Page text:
The assumption that Hh and HH are equally likely is naive in just about any example I can think of.

If you don’t have any actual information on the prevalence, then the only reasonable assumption you can make is “some unknown rate higher than 50%”. If anything, it’d be more reasonable to assume that there are no homozygotes than that they’re equal in number to the heterozygotes: Dominant-gene diseases are inherently guaranteed to be rare.

I don’t agree. Given that the MCAT is testing some degree of scientific knowledge, it is not unreasonable to assume that one should know that the disease frequency of Huntington’s disease is low, thus the allele frequency is very very low, thus the probability of having a homozygous pair is low. In order for homo and heterozygous to be equally likely you would have to have about 2/3 of the population affected by Huntingtons.

Having taken the MCAT twice, I can say that they would give you the background information on the prevalence of both, just so to avoid this kind of problem.

For an autosomal dominant disorder the defective form of the gene gets the capital letter. Therefore a patient with Huntington;s would be either Hh heterozygote or HH homozygote.

But the result of that average is meaningless. Your question is asking about the probabilities resulting from a single cross of a Huntington’s individual with a healthy individual. The Huntington’s individual is either HH or Hh. HH will pass the H gene 100% of the time. Hh will pass on the gene 50% of the time. There is no in between probability that is meaningful, unless you consider the relative frequencies of hetero- and homozygotes.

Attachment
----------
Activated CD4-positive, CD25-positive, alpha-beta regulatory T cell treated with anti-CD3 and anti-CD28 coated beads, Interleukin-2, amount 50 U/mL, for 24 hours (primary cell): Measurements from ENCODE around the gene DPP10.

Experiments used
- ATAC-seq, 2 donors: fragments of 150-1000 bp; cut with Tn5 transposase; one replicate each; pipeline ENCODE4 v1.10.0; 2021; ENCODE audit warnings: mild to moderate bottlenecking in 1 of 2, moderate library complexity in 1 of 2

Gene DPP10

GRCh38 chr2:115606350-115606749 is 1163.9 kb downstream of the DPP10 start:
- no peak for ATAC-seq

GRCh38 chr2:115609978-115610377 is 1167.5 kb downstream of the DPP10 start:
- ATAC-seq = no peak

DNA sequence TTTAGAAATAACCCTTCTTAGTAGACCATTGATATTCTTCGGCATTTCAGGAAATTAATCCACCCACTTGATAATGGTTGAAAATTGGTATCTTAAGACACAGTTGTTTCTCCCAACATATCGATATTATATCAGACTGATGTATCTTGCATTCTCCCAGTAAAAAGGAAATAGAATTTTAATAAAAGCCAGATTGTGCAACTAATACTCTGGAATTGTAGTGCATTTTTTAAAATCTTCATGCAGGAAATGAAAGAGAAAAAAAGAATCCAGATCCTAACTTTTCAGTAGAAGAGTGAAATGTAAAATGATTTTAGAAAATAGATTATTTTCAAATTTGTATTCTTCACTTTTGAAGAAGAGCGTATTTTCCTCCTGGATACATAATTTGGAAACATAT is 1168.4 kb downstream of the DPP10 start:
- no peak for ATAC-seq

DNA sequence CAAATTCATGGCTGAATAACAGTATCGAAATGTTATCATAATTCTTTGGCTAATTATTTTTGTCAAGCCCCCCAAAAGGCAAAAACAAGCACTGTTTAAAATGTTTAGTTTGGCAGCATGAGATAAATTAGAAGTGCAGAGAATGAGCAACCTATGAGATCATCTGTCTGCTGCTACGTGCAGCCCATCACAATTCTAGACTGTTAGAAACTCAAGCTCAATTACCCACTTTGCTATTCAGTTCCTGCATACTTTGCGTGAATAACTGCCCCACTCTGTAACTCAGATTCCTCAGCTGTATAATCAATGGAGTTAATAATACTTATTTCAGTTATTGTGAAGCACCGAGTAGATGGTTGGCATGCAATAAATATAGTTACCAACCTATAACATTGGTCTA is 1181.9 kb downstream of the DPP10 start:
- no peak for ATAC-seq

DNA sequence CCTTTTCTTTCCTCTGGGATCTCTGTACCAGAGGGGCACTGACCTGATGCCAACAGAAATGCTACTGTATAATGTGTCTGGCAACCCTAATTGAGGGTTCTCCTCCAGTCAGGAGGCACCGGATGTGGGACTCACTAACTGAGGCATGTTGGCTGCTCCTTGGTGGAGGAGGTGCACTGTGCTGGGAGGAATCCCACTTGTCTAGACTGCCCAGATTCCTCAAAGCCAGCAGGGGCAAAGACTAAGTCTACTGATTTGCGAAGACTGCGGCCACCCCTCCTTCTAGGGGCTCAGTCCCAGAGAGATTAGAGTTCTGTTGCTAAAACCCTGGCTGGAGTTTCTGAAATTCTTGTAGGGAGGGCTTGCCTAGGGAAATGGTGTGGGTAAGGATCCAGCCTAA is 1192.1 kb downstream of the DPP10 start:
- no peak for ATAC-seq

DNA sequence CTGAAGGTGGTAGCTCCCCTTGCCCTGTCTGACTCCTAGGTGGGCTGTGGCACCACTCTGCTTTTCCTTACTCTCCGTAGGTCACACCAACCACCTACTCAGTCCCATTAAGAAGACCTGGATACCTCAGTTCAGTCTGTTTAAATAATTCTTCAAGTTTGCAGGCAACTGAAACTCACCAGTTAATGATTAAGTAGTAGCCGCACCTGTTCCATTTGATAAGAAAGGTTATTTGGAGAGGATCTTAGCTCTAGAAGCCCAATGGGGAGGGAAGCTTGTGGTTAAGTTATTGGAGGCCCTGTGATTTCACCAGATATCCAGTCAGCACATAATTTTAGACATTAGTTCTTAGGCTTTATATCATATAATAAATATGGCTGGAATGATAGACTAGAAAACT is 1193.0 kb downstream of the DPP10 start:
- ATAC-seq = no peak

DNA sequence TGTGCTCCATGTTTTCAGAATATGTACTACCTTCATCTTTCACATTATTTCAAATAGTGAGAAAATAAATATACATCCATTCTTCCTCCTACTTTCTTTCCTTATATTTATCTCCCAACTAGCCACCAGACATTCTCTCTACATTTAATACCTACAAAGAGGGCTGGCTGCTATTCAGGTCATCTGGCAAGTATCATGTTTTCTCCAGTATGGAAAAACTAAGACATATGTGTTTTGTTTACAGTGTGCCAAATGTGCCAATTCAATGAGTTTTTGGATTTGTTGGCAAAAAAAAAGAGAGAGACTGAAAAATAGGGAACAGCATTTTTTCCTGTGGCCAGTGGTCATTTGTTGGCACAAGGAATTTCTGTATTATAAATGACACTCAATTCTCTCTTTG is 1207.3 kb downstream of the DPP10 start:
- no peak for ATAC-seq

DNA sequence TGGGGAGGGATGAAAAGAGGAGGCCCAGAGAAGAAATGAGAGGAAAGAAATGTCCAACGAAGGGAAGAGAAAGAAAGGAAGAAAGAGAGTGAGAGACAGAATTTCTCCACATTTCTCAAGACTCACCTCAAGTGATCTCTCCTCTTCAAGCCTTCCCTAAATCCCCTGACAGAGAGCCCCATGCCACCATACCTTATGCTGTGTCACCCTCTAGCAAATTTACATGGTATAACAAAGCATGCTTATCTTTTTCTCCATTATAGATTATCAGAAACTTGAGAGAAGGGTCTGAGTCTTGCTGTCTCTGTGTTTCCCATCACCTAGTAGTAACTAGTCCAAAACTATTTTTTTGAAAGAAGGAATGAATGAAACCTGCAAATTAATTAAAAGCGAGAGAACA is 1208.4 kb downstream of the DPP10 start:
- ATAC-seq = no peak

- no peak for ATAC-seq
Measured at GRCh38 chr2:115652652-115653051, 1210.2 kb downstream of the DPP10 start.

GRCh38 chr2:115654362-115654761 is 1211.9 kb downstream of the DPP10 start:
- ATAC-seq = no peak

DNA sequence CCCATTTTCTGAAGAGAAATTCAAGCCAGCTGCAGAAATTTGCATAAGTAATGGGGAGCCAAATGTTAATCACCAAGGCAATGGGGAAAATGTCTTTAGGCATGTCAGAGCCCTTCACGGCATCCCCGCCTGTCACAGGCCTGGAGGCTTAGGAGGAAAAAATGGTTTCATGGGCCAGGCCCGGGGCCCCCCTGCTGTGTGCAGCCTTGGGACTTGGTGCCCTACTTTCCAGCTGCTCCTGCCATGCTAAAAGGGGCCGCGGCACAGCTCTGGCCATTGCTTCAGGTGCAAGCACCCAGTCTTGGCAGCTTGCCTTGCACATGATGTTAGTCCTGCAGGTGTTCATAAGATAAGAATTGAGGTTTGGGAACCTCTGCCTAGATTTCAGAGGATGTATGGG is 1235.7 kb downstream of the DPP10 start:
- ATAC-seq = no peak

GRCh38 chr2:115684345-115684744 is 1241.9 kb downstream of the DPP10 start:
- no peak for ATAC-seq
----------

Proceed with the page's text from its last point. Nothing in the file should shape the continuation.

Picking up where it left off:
**Let’s assume I wasn’t talking about Huntington’s here. **I was just talking about some autosomal dominant disease. Because we do not know the specific autosomal dominant disease, we do not know the relative frequencies of the genotypes.

And for this autosomal disease, we are told to cross an “affected” parent with an “unaffected” parent. We want to chance that the offspring will be affected. The answer choices are below. Which would you pick?

a) 0%
b) 25%
c) 50%
d) 75%

Here’s my reasoning:
(G for generic autosomal dominant disease)

Gg x gg => 4 offspring; 2 of which will be affected.

GG x gg => 4 offspring; all of which will be affected.

(2 + 4)/8 = 75%. D.

I understand all the information about the relative frequencies of Huntington’s disease genotypes. I understand that this cross ignores a lot of relevant information. Please just entertain the question as presented.

Correct, I made a typo. I wish I could edit my original post, but the time window has passed.

As a grad student in biology, I would answer that the correct probability cannot be determined without more information. Implicit in your answer is the assumption that the two situations are equally likely. You simply cannot assume that. Your answer is not consistent with the idea that the frequencies are unknown; it is true ONLY if the frequencies are 50/50.